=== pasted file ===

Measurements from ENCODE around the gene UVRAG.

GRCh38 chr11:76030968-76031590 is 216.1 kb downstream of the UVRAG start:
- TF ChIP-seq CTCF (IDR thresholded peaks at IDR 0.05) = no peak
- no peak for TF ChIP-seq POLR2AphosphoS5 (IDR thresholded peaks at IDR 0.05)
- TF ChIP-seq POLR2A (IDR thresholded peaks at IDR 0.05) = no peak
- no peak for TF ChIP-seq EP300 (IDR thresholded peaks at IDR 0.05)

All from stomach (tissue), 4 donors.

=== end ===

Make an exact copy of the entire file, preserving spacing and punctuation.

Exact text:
Measurements from ENCODE around the gene UVRAG.

GRCh38 chr11:76030968-76031590 is 216.1 kb downstream of the UVRAG start:
- TF ChIP-seq CTCF (IDR thresholded peaks at IDR 0.05) = no peak
- no peak for TF ChIP-seq POLR2AphosphoS5 (IDR thresholded peaks at IDR 0.05)
- TF ChIP-seq POLR2A (IDR thresholded peaks at IDR 0.05) = no peak
- no peak for TF ChIP-seq EP300 (IDR thresholded peaks at IDR 0.05)

All from stomach (tissue), 4 donors.